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A lot or a little?
The parents' guide to what's in this movie.
What parents need to know
Parents need to know that Jane is an engaging documentary about famed primatologist Jane Goodall. As is typical for nature documentaries, there's some animal-on-animal violence; things don't get graphic, but some beloved animals do eventually die. Chimps are also shown mating, and there's one humorous use of "s--t." There's also some talk about divorce and other personal choices of the humans involved in the story, which might require some explaining for the youngest viewers. Goodall is an excellent example of someone who marched to her own drummer and became a pioneer in her field; her story epitomizes the values of perseverance, hard work, determination, curiosity, and compassion.
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What's the story?
JANE is an intimate documentary about the life and career of renowned primatologist, ethologist, and anthropologist Jane Goodall. Newly unearthed footage and exclusive interviews trace her journey from an untrained, animal-loving young woman in a field dominated by men to one of the most respected names of her time. Much of the film centers around her observation post in Gombe Stream National Park, Tanzania, Africa, as she struggles to win the trust of the local chimpanzees, and then uses unconventional methods to uncover key information about them and their similarities to humans.
Is it any good?
Previously unseen footage and exclusive interviews give this documentary a fresh, intimate feeling that will reward even veteran Jane Goodall fans. Jane offers absorbing insight into a living legend. Her story epitomizes perseverance, curiosity, and compassion. She started out as an untrained young woman in a scientific era that was completely dominated by men. But she turned her lack of formal schooling into the advantage of freedom: Her unconventional approach may well have unlocked key discoveries in primatology.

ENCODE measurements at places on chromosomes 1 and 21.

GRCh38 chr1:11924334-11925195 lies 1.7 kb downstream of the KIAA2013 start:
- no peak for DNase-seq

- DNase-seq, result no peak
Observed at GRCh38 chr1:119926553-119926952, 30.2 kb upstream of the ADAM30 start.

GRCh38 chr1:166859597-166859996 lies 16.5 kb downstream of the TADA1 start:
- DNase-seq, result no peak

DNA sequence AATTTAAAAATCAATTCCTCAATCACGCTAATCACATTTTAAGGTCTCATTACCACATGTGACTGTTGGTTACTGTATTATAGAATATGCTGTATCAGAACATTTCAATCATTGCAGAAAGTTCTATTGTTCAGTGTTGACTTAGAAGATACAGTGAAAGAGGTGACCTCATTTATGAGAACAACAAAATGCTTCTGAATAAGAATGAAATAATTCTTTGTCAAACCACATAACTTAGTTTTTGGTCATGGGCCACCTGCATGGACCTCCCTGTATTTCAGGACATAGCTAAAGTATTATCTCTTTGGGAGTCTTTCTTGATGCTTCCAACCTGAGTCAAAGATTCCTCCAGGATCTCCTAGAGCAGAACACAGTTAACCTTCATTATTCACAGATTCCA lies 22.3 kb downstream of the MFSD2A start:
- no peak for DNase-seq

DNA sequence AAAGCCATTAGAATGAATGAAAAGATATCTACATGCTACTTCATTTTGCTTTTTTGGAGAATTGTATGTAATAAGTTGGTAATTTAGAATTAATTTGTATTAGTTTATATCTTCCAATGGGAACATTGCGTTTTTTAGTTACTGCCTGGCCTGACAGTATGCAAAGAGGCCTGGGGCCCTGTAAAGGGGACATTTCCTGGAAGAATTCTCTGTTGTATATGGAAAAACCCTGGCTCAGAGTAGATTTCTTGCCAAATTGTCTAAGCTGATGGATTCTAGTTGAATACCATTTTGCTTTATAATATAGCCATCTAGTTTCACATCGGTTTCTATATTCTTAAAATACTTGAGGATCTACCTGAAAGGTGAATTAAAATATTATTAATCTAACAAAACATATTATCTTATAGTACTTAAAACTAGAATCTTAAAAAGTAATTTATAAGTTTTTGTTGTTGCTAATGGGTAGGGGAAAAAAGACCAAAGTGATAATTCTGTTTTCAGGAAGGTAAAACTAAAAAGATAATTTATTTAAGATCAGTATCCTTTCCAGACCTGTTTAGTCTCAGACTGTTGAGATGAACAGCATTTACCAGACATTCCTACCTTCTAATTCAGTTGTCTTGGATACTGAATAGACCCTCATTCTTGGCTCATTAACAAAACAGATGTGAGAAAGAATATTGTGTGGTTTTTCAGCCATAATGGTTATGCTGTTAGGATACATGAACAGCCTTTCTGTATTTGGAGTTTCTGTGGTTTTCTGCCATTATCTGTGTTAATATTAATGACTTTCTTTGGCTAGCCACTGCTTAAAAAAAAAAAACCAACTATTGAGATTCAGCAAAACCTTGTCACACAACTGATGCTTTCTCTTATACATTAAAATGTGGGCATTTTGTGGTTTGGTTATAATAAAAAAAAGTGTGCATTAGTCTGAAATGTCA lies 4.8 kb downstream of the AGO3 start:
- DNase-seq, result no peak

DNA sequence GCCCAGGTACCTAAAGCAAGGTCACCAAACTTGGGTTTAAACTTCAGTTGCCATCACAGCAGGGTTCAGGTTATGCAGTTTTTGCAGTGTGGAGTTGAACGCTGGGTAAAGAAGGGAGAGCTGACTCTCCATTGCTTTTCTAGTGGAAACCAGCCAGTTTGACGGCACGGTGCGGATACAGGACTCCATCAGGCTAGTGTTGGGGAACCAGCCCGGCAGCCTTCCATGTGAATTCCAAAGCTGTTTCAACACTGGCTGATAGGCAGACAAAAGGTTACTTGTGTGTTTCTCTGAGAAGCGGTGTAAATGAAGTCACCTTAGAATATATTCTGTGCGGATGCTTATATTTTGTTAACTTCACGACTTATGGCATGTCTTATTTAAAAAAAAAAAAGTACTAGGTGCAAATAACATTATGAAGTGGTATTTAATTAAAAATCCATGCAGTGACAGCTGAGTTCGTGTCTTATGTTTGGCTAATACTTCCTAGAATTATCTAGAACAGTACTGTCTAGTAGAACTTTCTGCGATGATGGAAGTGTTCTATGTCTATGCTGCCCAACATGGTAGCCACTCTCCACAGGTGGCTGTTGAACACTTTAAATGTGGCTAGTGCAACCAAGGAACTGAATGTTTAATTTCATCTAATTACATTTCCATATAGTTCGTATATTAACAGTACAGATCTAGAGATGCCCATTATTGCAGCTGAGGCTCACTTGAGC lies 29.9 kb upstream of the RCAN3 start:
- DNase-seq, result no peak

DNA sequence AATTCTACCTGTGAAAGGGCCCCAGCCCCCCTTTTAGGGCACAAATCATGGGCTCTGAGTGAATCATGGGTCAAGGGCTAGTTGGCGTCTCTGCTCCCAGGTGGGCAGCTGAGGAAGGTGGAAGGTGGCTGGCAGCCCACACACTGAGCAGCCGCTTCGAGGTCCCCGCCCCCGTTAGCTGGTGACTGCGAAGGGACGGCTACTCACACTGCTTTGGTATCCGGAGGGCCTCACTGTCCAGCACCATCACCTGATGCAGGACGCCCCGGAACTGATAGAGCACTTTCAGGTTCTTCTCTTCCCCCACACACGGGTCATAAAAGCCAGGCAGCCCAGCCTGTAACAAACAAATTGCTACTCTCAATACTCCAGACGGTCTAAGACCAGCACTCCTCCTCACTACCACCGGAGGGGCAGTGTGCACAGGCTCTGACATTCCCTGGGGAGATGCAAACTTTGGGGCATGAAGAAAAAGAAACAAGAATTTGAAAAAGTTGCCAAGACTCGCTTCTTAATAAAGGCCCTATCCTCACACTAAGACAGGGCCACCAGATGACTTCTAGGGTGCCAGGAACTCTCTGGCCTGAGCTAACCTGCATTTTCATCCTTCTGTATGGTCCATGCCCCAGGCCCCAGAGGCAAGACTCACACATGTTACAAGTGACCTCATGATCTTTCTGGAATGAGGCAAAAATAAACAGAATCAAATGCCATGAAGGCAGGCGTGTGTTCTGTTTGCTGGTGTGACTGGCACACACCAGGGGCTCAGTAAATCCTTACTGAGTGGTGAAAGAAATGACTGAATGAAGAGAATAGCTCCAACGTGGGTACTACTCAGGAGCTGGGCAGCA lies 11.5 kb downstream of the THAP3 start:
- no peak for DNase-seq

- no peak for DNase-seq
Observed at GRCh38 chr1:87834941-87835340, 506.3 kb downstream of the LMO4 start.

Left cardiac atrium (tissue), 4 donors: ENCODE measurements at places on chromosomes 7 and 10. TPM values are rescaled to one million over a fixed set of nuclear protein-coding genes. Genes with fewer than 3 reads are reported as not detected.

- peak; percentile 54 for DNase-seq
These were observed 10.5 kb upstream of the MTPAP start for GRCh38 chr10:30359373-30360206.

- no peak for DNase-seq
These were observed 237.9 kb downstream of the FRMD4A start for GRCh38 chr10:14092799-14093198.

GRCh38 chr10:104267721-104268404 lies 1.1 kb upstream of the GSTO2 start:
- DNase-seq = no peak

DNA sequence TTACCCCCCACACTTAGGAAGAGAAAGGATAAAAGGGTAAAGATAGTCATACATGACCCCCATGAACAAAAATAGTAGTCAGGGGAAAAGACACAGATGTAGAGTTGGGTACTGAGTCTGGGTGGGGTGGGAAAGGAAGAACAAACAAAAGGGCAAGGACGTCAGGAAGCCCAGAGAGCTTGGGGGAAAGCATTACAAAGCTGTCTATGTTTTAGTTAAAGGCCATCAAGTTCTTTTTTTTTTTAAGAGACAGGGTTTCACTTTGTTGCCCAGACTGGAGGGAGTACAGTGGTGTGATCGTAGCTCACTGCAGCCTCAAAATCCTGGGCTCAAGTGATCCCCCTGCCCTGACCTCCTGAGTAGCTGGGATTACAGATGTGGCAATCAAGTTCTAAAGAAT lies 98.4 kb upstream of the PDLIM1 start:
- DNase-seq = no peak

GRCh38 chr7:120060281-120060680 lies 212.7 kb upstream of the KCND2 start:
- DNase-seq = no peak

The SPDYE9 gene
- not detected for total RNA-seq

Philip Glass (Koyaanisqatsi) turns in a lush, very Philip Glass score that beautifully complements Jane's images -- many of which are rare, taken by Goodall's then husband, revered wildlife photographer and cinematographer Hugo van Lawick. Director Brett Morgen (Kurt Cobain: Montage of Heck) crafts a warm, flowing portrait of one of our time's leading women of science. There are moments of humor and emotion, triumph and loss. It's a fitting tribute to a remarkable person.
Talk to your kids about ...
What were Jane's major breakthroughs? Why were they significant (what do you think they meant)?
How is the work of scientists typically depicted in movies and on TV? How was Goodall's real experience different?
Some of the animal violence/death scenes may be upsetting, but they're also part of nature. How do kids feel about seeing some animals attack others?
- In theaters: October 20, 2017
- On DVD or streaming: April 3, 2018
- Cast: Jane Goodall
- Director: Brett Morgen
- Studio: Abramorama
- Genre: Documentary
- Topics: Science and Nature, Wild Animals
- Character Strengths: Compassion, Curiosity, Perseverance
- Run time: 90 minutes
- MPAA rating: NR
- Awards/Honors: Common Sense Seal
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Common Sense Media's unbiased ratings are created by expert reviewers and aren't influenced by the product's creators or by any of our funders, affiliates, or partners.